In response to Father Stephen’s gentle suggestion that my original conversion experience might have been emotional rather than content-based, I responded as follows:

I don’t think anyone would be able to continue living with the consequences of their conversion if it contained no content, unless they really had a pathological need for rejection by and isolation from family, former friends and mainstream society. Although my conversion experience was emotional and therefore highly motivating, it was strongly founded on a clear intellectual understanding of the Christian gospel and much bible reading.

I experienced many further “proofs” of the reality and effectiveness of my faith over my years as a Christian, being a witness to and facilitator of many other conversions and physical and emotional healings, and was very involved in leadership and church-building in different communities, including one of the first truly multiracial churches in South Africa, based in Soweto before apartheid fell.

All my experiences further convinced me of the truth I espoused, because my framework was adequate to contain and explain them as long as my exposure to other worldviews was limited. When I began to read and travel more widely, this was no longer possible as some aspects of reality simply could not be forced to fit any more. Do not assume that acknowledging this was easy or quick for me. Finding a stance from which I could live positively thereafter was an extremely painful and lonely process over 10 long years. I’ve only recently begun to name that stance “negative capability” after Keats, and I know that name may turn out to be inadequate. The key factor for me (at present) is personal responsibility.

I think the issue is not to do with content or the lack of it, but with the names we give to the content. Our naming systems are impossibly inadequate for the task of codifying suprarational realities, and our attempts to do so, while inevitable as part of our efforts to make sense of our world, usually amount to no more than Babel-building, because we don’t have sufficient humility to acknowledge our limitations.

This is not the same thing as saying that everyone is “right”. I’m not sure whether that is a “quintessentially American idea” – it may be, but I doubt whether it originated in America. In any case, I’m not an American, so my current position is not due to the undue influence over me of what you might perceive as negative forces in American thought!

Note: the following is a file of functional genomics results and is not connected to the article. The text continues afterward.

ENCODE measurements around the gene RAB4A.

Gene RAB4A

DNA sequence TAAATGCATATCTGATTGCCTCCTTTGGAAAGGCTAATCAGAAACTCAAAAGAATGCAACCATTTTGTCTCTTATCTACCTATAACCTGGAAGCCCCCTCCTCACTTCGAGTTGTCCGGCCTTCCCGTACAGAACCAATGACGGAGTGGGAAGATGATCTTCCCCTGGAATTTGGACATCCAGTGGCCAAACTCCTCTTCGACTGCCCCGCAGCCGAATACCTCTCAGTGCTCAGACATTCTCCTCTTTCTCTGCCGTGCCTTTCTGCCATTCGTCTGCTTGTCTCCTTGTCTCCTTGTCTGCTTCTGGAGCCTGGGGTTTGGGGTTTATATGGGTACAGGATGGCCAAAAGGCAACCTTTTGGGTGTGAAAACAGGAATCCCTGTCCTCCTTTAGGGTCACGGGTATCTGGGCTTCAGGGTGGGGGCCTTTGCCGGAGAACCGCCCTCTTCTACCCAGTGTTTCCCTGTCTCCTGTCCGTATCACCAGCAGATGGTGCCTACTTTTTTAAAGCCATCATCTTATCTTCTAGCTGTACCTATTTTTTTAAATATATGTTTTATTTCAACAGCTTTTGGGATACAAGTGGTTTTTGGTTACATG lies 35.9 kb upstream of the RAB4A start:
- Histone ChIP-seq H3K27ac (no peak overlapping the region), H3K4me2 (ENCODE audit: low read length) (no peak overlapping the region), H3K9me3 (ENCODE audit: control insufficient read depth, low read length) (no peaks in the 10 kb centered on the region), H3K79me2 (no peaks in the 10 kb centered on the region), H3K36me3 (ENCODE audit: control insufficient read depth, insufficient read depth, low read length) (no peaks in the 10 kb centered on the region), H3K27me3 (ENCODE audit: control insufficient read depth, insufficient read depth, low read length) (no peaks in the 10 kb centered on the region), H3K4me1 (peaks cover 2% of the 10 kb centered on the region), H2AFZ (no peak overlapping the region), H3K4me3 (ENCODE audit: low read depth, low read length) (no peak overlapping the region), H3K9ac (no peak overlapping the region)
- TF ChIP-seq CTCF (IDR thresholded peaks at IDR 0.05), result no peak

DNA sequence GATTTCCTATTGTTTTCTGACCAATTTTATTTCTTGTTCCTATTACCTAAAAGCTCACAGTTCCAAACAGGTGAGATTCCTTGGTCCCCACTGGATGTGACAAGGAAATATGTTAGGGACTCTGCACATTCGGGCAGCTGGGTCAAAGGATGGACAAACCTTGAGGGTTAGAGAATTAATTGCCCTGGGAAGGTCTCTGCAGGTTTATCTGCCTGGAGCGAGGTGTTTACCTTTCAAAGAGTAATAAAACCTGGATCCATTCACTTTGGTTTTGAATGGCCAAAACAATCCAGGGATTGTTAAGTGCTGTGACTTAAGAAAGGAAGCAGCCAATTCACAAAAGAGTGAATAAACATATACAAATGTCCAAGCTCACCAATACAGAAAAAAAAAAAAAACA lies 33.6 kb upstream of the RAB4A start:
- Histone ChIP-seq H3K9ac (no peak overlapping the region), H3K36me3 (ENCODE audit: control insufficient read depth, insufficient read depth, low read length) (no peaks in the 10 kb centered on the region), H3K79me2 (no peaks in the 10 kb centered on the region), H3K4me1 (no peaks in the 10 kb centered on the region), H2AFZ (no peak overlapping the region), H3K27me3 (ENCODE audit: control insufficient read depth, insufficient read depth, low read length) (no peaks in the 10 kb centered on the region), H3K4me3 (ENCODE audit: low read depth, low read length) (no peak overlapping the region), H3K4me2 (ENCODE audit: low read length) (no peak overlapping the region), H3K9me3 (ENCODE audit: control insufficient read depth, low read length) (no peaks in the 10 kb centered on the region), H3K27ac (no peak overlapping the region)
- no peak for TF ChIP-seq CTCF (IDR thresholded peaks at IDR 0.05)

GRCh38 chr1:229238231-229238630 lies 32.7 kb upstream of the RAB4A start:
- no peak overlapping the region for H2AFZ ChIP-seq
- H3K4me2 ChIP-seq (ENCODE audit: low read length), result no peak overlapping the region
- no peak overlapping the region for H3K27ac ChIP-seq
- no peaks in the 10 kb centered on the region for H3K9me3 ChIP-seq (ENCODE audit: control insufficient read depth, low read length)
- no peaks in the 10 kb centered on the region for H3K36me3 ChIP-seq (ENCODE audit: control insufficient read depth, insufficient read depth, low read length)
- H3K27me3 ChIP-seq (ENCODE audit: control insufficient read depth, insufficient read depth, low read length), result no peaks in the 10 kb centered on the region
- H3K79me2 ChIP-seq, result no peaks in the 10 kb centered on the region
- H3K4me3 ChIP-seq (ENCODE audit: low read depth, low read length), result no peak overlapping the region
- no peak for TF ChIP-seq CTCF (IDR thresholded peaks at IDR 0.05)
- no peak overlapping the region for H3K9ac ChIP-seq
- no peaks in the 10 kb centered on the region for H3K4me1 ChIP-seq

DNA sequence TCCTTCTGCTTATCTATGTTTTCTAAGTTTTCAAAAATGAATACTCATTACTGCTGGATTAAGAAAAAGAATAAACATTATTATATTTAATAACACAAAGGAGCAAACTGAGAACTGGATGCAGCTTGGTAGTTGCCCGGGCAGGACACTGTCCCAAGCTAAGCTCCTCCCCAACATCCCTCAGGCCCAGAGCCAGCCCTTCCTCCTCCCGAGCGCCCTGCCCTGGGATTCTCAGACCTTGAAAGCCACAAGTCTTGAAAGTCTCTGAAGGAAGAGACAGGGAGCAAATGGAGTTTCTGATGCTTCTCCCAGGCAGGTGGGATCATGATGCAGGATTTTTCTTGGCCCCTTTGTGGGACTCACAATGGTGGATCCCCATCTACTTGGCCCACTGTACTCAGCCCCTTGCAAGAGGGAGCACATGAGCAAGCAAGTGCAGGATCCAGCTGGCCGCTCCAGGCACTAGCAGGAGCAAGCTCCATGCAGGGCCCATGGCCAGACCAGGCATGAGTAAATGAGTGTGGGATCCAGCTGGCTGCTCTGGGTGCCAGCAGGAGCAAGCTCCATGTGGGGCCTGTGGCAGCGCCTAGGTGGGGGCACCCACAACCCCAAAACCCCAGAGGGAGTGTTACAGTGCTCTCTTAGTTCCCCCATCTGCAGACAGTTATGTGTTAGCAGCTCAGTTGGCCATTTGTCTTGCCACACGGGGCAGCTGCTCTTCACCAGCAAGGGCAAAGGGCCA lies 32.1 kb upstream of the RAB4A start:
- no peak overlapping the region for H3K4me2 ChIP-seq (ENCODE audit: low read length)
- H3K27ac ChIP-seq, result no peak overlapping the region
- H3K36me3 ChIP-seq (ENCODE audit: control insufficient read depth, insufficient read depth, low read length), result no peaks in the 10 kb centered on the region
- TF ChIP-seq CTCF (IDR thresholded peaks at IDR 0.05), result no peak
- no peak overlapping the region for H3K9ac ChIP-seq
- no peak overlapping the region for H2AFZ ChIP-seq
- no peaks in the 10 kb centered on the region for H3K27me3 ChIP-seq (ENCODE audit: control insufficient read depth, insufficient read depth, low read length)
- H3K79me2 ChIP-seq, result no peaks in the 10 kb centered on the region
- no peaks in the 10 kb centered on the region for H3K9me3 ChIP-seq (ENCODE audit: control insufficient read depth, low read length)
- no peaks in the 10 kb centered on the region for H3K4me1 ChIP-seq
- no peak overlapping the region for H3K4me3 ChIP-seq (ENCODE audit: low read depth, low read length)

In my opinion, the state of the world offers clearer evidence that everyone is wrong, than that anyone is right! I do believe that everyone may (although many choose not to) draw some enlightenment and some sharpening of conscience from their traditions, but I do not believe that all traditions are equally right (or wrong). They (and sub-traditions within them) may be closer to or further away from the kind of love that respects all persons equally and facilitates each person’s becoming all that she can be. This love-in-action is the yardstick I choose to use for measuring truth.



{Sat 24 February 2007}   Thanks for the lesson

And some days, one feels like this… as is the case with most of the poems on this site so far, I wrote this a long time ago, but it’s probably one to which many people can relate:

Thanks for the lesson

So you’re a lover, are you?
I can do that too:
I can lurve and leave you;
even I can screw
my head down tight and nasty,
move like a machine,
drive a forklift through the party,
decimate the dream
come true;
come, I can,
come through,
come, come,
can you?



{Wed 14 February 2007}   My Valentine
My Valentine

His sweet angelic face,
Gentle hands and quiet pace
Calm me: I who lack his grace
Am whole in his embrace.

His speech is soft and wise;
Pure joy lights up his eyes
When he sets his magic free
Or sometimes just looks at me.

And when I curl inside,
He curves around his bride.
What a privilege to be
The one he longs to see.



{Thu 8 February 2007}   virgin confidence
virgin confidence

ah
friend
it must be like this
to make love
feeling the sharp compulsive angle
of my suffering
received, absorbed, into the tender cushion
of your acceptance
feeling your smile’s fertile caress
diffusing pain
delivering me
into
yes



et cetera